This little sleight-of-hand seems to be a habit among some researchers. More than once, I’ve dug into a mouse or rat study of the “Atkins” (ahem-ahem) diet and found that the primary fats were Crisco or corn oil, and the sole source of protein was casein … you know, just like Dr. Atkins recommended. Then when the rats or mice became fat or sick, dingbats in the media dutifully reported that New Study Show Atkins Diet Causes (insert scary result here)!!
So when should we pay attention to rodent studies? Well, I’ll least give them a look if they test the result of drugs or hormones. In the animal kingdom, hormones are the chemical messengers that trigger the code written into our biological software. Hormones have been around since before humans existed. I think we can safely assume hormones produce similar effects in a man and a mouse.
So if researchers pump male mice full of testosterone and those mice become leaner, stronger, and start throwing punches in bars at the slightest provocation, I’d expect to see similar effects in male humans. If researchers inject rats with high doses of insulin and the rats start eating like crazy and getting fat, I’d expect a similar result in humans. But I’d still take those studies with a grain of salt.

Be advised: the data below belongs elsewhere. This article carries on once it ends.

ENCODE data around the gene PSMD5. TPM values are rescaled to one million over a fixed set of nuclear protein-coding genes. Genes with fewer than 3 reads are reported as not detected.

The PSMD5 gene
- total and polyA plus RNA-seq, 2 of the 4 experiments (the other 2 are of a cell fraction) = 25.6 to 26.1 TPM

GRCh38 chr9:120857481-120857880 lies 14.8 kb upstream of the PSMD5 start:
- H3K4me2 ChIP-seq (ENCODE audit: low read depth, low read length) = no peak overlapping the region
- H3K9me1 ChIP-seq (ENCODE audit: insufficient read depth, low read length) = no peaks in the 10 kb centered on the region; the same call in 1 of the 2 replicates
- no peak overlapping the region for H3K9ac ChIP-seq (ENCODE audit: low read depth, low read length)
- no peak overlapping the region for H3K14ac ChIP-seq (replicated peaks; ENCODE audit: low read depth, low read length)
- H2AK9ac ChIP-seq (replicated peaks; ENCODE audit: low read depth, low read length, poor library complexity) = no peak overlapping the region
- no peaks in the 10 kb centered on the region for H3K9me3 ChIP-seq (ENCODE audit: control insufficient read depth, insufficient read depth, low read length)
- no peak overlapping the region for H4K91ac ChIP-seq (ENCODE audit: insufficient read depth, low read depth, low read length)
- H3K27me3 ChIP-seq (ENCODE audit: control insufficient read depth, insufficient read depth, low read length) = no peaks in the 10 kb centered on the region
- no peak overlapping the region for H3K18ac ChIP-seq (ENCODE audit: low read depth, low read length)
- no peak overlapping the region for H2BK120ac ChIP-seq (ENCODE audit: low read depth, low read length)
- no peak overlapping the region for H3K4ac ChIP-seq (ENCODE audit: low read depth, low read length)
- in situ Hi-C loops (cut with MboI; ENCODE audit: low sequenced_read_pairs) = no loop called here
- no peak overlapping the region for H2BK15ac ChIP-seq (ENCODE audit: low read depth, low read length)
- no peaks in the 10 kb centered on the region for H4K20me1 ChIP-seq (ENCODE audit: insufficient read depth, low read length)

Here’s the type of rodent study I don’t take with a grain of salt: those that disprove a supposed Immutable Law of The Universe. Back in 2011, I wrote about a study in which researchers calculated how much food mice were eating ad libitum. Then they took one group of mice and cut their daily calories by just 5%. Here are some quotes from my post:
Now, according to Jillian Michaels and the other leading experts in thermodynamics, there are only a couple of possible outcomes for these experiments:
- The calorie-restricted mice, who were prevented from making little pig-mice of themselves, ended up weighing less and were leaner.
- If the calorie-restricted mice somehow ended up fatter, it could only be because they were far less active than the mice who ate freely.